Your website is a valuable part of your marketing package, no matter what kind of business you're in. Whether you sell cotton seeds or windmills, your website answers questions about your product, shows prospective customers how to purchase and gives them a little something extra for their time. Somehow, it has become standard practice to completely redesign commercial websites every 18 to 24 months, but does your website really need to be redesigned?
It's Time to Redesign When...
You have lots of broken links or pages that are no longer getting any traffic. If you or the IT guy aren't keeping your links working or your pages relevant, this kind of negligence can quickly spiral out of control. Before you know it, half the page won't work or people simply stop visiting. A redesign and relaunch can correct these problems and generate new interest.
Traffic is dwindling. There was a time a website was a set it and forget it kind of marketing tool, but today's website are living, changing things. If your website isn't giving your viewers new information on a regular basis, they will stop coming by to visit. Sometimes you can integrate a blog or news feed into an existing site, but often a major overhaul is needed to make the content fit seamlessly.
It's time for lots of new pages. If you've got a new marketing campaign planned that will require the addition of many landing pages or the insertion of a great deal of new information, it may be time to have a redesign. Trying to integrate a lot of new information into an old frame that wasn't designed with expansion in mind can be a nightmare – a redesign with a look to the future can simplify the process.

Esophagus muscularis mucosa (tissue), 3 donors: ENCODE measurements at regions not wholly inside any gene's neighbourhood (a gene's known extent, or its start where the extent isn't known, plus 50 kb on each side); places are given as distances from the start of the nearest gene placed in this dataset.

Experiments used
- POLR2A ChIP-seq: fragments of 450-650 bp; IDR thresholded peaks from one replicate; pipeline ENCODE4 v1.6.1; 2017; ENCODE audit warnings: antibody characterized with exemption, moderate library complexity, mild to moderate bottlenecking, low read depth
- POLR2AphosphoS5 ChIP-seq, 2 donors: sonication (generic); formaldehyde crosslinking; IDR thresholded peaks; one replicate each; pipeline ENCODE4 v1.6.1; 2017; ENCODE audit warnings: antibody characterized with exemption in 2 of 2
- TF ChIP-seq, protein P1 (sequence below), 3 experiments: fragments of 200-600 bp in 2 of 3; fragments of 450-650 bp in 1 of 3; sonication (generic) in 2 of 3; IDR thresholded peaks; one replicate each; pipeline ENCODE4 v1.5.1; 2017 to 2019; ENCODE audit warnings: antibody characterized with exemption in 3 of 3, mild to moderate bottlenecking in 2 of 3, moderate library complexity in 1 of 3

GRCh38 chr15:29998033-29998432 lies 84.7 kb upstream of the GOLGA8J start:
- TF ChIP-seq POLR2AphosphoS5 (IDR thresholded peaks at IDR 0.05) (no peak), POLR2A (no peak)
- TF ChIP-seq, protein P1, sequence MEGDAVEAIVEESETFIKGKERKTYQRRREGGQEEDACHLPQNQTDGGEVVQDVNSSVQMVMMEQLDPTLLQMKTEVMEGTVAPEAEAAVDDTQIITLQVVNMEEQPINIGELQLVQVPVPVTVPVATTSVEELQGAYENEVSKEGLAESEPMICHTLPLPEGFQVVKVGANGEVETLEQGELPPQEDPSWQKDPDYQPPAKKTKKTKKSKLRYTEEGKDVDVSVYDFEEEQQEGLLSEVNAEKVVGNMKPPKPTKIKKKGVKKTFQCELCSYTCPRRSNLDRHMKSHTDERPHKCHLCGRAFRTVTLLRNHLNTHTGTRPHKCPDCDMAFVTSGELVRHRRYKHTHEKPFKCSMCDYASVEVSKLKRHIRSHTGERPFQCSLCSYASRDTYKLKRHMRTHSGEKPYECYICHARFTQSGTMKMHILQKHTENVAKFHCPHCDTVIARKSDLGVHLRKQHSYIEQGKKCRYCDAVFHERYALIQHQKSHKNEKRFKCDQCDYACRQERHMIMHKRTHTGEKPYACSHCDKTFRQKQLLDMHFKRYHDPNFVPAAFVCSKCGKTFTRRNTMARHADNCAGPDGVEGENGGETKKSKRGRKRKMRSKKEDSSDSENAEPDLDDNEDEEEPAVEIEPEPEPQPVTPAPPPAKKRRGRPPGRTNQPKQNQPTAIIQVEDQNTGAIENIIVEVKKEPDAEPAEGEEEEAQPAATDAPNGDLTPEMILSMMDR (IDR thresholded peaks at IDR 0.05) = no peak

Stick with the Status Quo If...
You need minor, but site-wide changes. It may seem like a redesign is necessary if you update your logo or make changes that affect the entire site, but as long as your website's frame can accommodate these modifications, that new logo or testimonials section can be easily slipped into place without major changes.
You wish your website looked more like the competition. Your website is as much a part of your brand image as the content contained in its pages. Boredom or jealousy is hardly a reason to go through a chaotic redesign. If your competition has a particular feature you like, check with your provider to see if it can be added without the jostling effects redesigns have on end users.
Your website is aging gracefully. Sure, a complete overhaul can give a site new life, but if your website is well-known and has a substantial following, a redesign may backfire. Users like things that are the same and work well, drastic changes could be damaging to your site's traffic and credibility. Instead, consider incremental changes, to allow long-time users to adjust as you tweak your site's look or hierarchy.